Resetting the Mind and Body

Beyond longevity, “healthspan”—the number of years a person can live in good health free of chronic disease—is the cornerstone of Mountain Trek Health Reset Retreat’s program in British Columbia, Canada.

Kirk Shave, president and program director, and his team employ a holistic approach, using lifestyles in long-living Blue Zones as a point of reference.

“We improve our daily lifestyle habits, so we live vitally as long as we’re meant to live,” Shave says of the retreat. He built the program from an anthropological stance, referencing humans as farmers, hunters, and gatherers based on their eating and sleeping patterns. Food includes vegetable-centric meals sans alcohol, sugar, bread, or dairy.

Guests wake at dawn each day and have access to sunrise yoga, several hours of “flow” or slow hiking, spa treatments, forest bathing, calming crystal singing-bowl and sound therapy sessions, and classes on stress reduction—one of Mountain Trek’s primary goals. The program motivates people to spend much of their time in nature because it’s been proven to reduce cortisol, the stress hormone that can lead to inflammation and disease when elevated for extended periods.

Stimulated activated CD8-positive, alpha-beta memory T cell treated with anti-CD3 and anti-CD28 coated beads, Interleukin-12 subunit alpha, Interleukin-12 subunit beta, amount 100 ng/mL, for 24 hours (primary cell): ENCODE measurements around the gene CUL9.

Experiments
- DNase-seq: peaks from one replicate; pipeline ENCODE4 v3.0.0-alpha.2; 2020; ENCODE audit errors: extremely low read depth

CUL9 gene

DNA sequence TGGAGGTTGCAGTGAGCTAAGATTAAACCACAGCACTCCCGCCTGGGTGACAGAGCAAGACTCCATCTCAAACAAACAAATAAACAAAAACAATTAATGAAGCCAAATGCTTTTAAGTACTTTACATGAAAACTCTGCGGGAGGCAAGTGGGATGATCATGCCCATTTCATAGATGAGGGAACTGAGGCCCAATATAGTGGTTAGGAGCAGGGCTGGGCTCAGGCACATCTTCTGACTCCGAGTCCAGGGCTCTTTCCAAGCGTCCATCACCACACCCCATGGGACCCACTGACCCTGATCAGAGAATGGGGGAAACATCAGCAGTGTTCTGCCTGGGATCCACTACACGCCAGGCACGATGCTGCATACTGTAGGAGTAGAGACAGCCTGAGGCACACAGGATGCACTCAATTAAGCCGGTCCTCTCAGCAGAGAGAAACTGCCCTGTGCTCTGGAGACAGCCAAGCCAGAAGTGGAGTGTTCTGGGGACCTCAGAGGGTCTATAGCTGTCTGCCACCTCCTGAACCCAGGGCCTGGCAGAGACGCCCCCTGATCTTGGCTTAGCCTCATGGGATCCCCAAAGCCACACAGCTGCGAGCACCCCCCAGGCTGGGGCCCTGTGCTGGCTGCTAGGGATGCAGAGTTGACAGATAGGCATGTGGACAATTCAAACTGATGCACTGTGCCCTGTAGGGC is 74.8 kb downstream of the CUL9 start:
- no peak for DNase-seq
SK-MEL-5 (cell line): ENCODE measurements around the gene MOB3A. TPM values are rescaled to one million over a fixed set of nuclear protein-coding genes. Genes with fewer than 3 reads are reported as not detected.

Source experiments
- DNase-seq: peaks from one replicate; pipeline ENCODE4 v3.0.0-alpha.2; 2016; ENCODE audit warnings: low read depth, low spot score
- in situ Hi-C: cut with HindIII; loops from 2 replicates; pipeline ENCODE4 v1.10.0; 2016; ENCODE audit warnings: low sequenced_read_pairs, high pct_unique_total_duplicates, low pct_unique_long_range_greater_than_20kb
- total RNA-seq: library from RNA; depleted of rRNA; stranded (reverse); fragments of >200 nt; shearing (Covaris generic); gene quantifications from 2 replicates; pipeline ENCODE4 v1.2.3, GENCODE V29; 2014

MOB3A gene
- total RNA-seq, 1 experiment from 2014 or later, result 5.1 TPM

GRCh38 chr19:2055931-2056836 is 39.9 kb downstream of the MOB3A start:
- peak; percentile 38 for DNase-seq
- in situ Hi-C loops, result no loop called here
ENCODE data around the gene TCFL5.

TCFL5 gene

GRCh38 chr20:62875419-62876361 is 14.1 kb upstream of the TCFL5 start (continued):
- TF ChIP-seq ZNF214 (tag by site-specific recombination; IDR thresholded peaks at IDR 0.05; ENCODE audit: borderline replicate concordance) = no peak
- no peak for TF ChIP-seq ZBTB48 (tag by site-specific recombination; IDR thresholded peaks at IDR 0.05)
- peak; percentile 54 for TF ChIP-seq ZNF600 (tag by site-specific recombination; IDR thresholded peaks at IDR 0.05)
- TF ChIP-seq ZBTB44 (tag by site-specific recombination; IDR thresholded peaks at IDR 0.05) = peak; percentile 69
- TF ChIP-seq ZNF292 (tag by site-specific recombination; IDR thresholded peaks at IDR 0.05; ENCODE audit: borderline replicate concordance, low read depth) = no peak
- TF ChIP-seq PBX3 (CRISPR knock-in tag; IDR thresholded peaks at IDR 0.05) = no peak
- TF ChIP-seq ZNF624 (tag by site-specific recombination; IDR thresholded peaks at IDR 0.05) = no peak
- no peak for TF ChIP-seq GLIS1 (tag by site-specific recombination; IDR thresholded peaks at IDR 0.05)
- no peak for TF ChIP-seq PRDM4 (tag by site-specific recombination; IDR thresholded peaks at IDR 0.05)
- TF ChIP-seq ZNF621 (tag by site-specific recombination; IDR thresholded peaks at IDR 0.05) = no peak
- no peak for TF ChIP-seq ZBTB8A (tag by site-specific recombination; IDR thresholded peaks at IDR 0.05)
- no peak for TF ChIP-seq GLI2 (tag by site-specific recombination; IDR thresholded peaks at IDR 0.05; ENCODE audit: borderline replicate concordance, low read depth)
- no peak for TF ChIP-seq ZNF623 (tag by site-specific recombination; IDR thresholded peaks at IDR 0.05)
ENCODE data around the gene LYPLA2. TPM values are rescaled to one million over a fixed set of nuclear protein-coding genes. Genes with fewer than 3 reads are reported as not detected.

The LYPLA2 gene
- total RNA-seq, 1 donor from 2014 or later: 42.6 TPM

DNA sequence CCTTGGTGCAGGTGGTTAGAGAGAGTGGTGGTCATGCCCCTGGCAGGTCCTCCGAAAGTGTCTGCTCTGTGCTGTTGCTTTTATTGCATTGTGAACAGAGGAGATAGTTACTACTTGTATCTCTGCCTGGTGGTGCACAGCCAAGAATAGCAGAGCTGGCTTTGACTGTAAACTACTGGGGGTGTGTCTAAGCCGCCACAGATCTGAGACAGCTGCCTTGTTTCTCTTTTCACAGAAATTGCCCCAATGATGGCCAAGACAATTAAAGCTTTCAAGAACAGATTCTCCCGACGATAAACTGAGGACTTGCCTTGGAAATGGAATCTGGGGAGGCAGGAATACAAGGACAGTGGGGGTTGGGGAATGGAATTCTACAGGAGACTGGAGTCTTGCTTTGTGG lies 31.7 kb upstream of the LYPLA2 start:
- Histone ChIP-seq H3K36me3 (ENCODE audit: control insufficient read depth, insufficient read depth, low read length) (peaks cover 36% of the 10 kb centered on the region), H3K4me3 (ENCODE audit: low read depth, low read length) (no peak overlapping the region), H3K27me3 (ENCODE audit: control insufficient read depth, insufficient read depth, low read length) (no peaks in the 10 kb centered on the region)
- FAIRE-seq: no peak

While most guests aren’t aware of how immersive Mountain Trek’s program is when they arrive, they leave the resort revitalized after the structured, one-week program. Set in the Kootenays overlooking its eponymous river, the resort and adventure promise what Shave calls a “visceral experience of transformation.”

“They’re interested in coming to be in nature,” Shave says of the guests. “They hit a wall in their life and slipped backwards, so they know they need a reset.”

Banya Spa House at Aman New York provides access to holistic and cutting-edge treatments benefiting physical, mental, emotional, spiritual, and social well-being.
Robert Rieger

This article first appeared in the Winter 2024 issue of Mansion Global Experience Luxury.